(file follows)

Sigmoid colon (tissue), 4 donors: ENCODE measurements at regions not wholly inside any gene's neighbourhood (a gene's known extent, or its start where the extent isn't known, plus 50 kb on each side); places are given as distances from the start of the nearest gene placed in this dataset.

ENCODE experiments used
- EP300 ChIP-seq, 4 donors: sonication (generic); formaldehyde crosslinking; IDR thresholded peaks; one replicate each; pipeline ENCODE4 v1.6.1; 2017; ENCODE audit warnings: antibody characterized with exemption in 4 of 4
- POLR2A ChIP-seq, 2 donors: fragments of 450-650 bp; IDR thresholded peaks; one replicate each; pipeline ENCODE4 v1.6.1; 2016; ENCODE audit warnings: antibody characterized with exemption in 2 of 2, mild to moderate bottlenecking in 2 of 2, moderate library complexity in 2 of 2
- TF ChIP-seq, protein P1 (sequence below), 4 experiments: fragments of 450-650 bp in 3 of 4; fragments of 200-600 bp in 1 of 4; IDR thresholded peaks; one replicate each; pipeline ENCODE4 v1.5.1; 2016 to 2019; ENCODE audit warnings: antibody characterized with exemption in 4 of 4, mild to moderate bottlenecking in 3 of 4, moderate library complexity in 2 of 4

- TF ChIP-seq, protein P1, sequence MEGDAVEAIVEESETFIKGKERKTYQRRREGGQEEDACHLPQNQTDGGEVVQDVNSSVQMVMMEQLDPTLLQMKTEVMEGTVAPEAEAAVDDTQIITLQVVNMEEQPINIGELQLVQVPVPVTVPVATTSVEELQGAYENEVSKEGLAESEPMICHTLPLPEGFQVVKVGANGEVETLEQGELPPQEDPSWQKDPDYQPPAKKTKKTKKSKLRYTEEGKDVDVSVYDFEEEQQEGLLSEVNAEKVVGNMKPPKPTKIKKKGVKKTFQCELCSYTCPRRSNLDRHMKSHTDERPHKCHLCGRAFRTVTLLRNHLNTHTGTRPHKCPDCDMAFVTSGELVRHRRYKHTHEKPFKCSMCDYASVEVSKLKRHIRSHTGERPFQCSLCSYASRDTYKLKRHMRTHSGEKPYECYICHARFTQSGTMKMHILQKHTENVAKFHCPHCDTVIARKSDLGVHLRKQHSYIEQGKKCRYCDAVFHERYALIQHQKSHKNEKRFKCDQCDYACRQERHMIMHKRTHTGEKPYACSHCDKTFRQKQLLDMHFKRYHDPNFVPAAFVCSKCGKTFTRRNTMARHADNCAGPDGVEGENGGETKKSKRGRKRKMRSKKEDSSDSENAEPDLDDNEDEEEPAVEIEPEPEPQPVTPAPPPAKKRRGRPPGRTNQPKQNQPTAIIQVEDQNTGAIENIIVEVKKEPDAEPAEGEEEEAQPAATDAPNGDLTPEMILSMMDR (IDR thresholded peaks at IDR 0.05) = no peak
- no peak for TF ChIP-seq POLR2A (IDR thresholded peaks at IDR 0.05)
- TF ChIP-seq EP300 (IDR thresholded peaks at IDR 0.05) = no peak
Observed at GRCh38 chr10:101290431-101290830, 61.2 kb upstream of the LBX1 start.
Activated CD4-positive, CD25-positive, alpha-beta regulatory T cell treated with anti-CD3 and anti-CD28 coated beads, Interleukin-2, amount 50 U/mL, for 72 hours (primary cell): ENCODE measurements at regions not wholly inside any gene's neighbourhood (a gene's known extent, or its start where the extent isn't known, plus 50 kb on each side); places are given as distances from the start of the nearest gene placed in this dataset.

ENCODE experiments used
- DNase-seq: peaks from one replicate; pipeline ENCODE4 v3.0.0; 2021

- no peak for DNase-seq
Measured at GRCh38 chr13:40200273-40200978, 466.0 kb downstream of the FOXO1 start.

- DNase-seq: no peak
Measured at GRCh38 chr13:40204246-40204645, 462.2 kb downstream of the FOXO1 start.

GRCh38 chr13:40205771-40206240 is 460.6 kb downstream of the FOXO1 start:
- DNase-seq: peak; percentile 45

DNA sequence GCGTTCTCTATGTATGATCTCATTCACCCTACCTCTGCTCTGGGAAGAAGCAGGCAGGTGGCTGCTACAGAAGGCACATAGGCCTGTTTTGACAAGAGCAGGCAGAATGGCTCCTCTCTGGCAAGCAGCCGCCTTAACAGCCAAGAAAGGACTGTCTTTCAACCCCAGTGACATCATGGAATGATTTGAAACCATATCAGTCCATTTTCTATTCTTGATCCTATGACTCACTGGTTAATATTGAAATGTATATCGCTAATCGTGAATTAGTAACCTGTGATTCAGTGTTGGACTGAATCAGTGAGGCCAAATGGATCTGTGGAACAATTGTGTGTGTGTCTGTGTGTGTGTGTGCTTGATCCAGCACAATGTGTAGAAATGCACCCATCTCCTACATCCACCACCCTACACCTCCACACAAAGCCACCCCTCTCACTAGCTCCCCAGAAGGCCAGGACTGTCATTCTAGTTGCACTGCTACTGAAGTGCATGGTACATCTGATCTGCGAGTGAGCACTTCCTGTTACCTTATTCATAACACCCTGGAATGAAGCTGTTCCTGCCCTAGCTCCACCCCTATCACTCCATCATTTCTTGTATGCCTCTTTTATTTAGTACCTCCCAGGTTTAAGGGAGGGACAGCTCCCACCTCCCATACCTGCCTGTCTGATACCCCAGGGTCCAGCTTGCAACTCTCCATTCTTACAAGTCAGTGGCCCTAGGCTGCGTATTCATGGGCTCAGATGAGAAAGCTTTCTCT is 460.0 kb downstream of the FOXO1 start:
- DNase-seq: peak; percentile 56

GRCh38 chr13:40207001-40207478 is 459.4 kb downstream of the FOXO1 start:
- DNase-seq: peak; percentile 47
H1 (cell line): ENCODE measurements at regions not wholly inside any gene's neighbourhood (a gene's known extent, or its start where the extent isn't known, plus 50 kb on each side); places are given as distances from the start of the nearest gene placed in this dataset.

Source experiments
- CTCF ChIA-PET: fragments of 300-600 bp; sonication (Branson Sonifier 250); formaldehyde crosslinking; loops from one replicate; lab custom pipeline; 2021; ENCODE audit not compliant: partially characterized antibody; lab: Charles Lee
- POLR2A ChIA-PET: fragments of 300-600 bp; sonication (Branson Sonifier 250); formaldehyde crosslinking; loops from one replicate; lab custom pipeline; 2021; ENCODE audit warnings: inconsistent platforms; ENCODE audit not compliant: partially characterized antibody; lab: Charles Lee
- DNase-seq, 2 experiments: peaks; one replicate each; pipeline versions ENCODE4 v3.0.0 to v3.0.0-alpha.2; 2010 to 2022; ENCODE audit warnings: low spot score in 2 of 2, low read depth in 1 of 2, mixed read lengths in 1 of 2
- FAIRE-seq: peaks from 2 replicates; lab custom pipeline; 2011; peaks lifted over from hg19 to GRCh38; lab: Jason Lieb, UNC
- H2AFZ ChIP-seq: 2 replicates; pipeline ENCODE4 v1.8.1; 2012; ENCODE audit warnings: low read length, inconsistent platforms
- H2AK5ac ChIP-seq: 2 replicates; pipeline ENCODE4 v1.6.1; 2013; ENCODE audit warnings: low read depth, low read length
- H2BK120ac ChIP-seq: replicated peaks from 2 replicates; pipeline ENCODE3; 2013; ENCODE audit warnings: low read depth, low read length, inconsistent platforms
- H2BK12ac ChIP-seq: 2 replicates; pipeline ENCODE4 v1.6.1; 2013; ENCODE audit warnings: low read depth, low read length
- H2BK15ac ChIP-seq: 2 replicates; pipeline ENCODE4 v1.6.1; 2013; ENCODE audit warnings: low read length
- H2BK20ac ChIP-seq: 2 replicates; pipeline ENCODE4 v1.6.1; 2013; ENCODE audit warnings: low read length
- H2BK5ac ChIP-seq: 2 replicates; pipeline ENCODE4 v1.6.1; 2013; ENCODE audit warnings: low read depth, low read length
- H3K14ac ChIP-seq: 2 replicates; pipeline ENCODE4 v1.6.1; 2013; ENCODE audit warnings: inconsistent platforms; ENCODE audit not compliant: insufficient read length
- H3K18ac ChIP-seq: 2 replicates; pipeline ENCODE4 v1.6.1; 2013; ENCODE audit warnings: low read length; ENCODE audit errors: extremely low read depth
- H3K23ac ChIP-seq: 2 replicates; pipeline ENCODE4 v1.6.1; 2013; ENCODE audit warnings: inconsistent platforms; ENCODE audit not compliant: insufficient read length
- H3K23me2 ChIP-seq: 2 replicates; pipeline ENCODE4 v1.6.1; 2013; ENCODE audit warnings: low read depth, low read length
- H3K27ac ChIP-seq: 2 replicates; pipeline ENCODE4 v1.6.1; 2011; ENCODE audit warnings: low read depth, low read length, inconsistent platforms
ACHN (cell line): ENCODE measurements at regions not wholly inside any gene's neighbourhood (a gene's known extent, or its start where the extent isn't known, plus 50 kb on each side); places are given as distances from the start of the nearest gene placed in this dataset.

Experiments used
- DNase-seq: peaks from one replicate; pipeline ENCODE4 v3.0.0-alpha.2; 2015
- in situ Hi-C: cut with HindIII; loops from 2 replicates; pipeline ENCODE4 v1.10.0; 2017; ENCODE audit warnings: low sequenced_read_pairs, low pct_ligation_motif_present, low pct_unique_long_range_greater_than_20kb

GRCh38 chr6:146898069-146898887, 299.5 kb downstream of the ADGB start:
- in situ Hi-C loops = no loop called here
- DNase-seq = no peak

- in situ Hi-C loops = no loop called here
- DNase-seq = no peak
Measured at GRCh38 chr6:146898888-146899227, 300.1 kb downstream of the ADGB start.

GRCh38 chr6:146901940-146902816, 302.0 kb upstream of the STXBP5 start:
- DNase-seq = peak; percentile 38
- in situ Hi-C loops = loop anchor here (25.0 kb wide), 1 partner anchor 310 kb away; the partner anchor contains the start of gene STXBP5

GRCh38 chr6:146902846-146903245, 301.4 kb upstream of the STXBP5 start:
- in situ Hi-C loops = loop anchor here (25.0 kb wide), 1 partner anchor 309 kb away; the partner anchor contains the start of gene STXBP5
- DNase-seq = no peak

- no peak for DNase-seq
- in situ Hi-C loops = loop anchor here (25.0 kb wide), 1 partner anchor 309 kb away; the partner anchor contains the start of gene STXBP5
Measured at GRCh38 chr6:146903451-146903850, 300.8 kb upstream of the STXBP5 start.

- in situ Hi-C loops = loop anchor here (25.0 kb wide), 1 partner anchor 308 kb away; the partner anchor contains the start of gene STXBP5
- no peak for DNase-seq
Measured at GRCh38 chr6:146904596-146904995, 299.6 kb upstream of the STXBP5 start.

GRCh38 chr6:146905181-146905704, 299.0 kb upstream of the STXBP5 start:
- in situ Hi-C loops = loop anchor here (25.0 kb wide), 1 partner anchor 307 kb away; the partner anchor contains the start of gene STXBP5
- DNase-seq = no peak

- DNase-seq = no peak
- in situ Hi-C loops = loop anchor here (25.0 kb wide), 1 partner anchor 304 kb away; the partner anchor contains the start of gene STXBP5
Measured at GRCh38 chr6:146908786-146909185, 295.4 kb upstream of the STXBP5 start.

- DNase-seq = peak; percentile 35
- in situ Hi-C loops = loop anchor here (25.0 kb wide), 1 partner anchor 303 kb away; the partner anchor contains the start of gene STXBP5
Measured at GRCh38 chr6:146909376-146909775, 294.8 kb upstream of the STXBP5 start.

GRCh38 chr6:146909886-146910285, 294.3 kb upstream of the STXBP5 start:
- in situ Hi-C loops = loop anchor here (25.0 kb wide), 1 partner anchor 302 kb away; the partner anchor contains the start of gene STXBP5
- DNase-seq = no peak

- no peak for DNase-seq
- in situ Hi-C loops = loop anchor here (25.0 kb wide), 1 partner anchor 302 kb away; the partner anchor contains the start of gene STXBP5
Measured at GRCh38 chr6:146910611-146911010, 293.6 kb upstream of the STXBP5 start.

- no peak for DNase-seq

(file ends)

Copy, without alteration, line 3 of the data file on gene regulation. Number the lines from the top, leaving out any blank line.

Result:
- EP300 ChIP-seq, 4 donors: sonication (generic); formaldehyde crosslinking; IDR thresholded peaks; one replicate each; pipeline ENCODE4 v1.6.1; 2017; ENCODE audit warnings: antibody characterized with exemption in 4 of 4